"It was very hard for him to do that kind of scene. He's never been an actor who's been very easy on expressing sentiment and emotion."

But their rapport shines through in the film's poignant moments. Bacall went on to earn acclaim and awards for her work in The Shootist. She had a distinguished career on stage and screen, and passed away in 2014 at the age of 89. Had she still been alive, Bacall would be approaching her 100th birthday in 2023 at 99 years old. Her wit, determination and talent live on through memorable performances like her turn in The Shootist.

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Ron Howard as Gillom Rogers

Ron Howard as Gillom Rogers

A young Ron Howard portrayed Gillom Rogers, the impressionable teen who becomes the understudy and friend to Wayne's Books in The Shootist. Howard was only 22 years old at the time, showing off natural charisma and acting skills.

Long before he transitioned to an accomplished directing career, Howard made his mark as an actor in films like American Graffiti and the TV series Happy Days. As Gillom Rogers, Howard serves as the stand-in for the audience while watching Wayne's final performance.

In an AV Club interview, Howard discussed learning from the legendary actor:

"I got to know him, spend time with him, watch him work, and also got to see him struggle with illness, so it was very, very meaningful to me."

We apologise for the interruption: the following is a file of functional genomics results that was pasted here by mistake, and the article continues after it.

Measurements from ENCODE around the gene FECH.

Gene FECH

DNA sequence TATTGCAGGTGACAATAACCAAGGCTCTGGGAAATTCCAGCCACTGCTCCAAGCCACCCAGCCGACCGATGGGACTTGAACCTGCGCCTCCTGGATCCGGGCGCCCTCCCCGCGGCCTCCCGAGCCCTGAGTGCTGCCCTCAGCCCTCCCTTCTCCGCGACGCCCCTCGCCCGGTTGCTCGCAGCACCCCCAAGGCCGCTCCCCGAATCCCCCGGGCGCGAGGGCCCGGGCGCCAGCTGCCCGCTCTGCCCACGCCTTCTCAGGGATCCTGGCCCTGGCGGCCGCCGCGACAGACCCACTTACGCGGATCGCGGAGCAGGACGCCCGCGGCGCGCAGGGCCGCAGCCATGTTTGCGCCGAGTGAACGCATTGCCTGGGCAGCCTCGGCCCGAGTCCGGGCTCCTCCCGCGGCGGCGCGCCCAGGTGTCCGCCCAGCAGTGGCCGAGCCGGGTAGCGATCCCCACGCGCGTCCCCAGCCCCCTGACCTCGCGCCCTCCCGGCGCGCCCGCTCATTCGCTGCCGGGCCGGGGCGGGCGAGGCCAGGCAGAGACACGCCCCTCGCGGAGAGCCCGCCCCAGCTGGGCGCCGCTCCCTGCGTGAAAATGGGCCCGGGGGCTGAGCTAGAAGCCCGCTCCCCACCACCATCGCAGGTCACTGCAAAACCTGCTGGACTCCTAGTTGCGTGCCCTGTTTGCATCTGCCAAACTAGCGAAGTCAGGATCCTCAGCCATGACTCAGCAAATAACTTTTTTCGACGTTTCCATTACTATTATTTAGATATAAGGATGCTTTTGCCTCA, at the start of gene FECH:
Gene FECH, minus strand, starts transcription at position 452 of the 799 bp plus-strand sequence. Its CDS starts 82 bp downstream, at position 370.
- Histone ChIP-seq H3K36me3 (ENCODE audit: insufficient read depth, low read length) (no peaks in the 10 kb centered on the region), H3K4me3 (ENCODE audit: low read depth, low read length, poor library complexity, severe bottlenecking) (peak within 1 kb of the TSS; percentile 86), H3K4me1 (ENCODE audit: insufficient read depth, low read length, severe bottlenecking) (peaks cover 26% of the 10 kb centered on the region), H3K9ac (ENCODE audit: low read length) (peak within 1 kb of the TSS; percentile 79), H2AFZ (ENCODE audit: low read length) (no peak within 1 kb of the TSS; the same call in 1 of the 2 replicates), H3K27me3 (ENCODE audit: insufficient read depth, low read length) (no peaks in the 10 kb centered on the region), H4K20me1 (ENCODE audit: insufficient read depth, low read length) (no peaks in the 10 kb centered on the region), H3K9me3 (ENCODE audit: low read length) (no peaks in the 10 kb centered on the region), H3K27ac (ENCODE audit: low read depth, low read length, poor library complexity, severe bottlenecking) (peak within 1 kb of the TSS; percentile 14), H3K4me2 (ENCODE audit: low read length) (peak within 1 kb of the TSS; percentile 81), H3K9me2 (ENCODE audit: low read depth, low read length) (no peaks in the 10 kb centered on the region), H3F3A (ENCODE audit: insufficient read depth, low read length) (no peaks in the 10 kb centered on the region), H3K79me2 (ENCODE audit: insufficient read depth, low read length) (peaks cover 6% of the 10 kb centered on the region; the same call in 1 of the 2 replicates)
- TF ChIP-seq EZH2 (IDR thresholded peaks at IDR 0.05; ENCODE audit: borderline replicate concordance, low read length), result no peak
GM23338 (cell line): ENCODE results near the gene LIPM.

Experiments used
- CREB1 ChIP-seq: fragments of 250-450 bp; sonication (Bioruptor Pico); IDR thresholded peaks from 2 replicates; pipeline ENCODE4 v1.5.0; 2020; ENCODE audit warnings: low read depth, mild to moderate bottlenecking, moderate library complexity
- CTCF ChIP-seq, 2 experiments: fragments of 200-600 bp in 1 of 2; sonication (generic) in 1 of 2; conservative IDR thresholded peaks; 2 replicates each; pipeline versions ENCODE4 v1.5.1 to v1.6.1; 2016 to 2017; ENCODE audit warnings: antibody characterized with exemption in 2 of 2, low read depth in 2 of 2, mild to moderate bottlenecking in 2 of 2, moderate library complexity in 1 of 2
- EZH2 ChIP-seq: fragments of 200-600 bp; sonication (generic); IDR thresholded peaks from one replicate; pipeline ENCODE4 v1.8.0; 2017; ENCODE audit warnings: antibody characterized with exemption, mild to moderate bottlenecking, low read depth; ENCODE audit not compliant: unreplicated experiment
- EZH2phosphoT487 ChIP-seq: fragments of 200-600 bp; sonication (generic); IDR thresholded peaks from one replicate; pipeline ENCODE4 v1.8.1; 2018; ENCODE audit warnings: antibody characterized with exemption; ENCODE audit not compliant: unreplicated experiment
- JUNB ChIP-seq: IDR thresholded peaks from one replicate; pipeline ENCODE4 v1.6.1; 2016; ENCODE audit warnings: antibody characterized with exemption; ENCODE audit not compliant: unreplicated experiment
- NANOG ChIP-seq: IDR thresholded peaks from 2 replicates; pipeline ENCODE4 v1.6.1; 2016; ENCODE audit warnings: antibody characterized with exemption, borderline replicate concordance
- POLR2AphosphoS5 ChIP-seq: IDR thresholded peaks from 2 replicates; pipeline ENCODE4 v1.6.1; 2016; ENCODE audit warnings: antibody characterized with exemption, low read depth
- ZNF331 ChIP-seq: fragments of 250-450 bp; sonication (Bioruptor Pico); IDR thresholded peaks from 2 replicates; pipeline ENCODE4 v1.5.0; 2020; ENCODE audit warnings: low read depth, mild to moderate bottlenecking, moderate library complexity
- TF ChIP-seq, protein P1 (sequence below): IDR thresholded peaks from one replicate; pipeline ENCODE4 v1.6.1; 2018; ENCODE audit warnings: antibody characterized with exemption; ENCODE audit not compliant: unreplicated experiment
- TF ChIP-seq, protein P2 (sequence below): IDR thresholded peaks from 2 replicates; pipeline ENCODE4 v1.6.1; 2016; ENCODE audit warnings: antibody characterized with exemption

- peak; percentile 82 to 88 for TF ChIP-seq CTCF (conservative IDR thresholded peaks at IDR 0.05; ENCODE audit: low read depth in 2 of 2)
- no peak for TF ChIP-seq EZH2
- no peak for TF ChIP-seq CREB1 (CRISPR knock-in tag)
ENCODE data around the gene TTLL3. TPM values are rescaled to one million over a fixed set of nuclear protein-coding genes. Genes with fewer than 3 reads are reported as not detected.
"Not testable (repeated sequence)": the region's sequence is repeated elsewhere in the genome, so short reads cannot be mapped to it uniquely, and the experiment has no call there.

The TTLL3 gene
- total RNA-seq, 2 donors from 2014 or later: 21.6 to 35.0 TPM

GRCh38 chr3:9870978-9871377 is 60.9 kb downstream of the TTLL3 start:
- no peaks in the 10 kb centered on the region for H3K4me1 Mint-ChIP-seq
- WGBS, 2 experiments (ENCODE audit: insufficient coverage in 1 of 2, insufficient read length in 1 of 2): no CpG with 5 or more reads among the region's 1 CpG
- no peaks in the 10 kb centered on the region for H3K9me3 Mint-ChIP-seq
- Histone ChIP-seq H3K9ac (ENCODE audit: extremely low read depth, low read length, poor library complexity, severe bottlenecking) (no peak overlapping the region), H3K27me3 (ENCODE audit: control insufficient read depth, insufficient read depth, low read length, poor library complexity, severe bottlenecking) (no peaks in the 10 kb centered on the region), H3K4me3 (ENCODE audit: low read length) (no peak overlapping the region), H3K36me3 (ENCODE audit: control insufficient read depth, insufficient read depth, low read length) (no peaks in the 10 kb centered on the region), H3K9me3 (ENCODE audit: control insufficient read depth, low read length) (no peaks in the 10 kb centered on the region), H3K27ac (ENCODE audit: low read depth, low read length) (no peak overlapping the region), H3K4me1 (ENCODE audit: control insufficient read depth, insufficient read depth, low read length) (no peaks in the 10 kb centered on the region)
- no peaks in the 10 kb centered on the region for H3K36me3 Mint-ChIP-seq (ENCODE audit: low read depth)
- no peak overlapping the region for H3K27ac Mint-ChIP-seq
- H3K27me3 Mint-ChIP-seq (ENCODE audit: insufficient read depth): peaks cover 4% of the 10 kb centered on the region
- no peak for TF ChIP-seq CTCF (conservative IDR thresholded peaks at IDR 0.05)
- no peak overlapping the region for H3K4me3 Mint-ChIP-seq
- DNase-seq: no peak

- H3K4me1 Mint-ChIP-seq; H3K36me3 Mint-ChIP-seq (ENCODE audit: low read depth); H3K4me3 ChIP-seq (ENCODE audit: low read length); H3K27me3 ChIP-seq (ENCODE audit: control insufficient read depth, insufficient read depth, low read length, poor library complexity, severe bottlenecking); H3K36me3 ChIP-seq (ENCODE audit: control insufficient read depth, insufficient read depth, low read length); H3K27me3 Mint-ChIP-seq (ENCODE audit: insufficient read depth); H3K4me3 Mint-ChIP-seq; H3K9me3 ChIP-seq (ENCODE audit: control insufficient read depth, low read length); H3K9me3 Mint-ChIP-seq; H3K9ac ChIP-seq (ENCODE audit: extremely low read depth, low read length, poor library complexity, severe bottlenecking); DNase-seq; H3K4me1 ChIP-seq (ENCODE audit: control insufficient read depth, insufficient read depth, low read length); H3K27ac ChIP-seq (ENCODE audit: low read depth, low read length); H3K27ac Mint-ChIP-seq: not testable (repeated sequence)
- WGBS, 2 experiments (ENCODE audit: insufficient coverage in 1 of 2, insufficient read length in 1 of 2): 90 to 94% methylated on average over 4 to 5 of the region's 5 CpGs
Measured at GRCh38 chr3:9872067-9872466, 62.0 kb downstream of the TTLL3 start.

Now 69 years old, Howard has had an illustrious Hollywood career both in front of and behind the camera. He's won Academy Awards for films like A Beautiful Mind while still acting occasionally. Throughout it all, Howard credits experiences like working with Wayne in The Shootist for shaping him into the consummate professional he is today.

James Stewart as Dr. Hostetler

James Stewart as Dr. Hostetler

James Stewart brought his signature sincerity and gravitas to the role of Dr. Hostetler, who diagnoses Wayne's Books with terminal cancer. Stewart, known for films like It's a Wonderful Life and Rear Window, was 67 while filming The Shootist in 1976.

Dr. Hostetler provides a calm, moral center in the story. Stewart's earnest delivery balances the vulgarity and chaos surrounding Books. In perhaps the film's most moving scene, Dr. Hostetler and Books share an intimate discussion about death. Stewart's empathy radiates through the screen.

Roger Ebert praised this moment in his review of The Shootist:

"it establishes Stewart as the rock upon which this movie is built."

Like Wayne, Stewart was also nearing the end of his prolific career with his health in decline. Sadly, Stewart passed away in 1997 at the age of 89. But his legendary screen persona endures thanks to timeless performances like The Shootist and It's a Wonderful Life.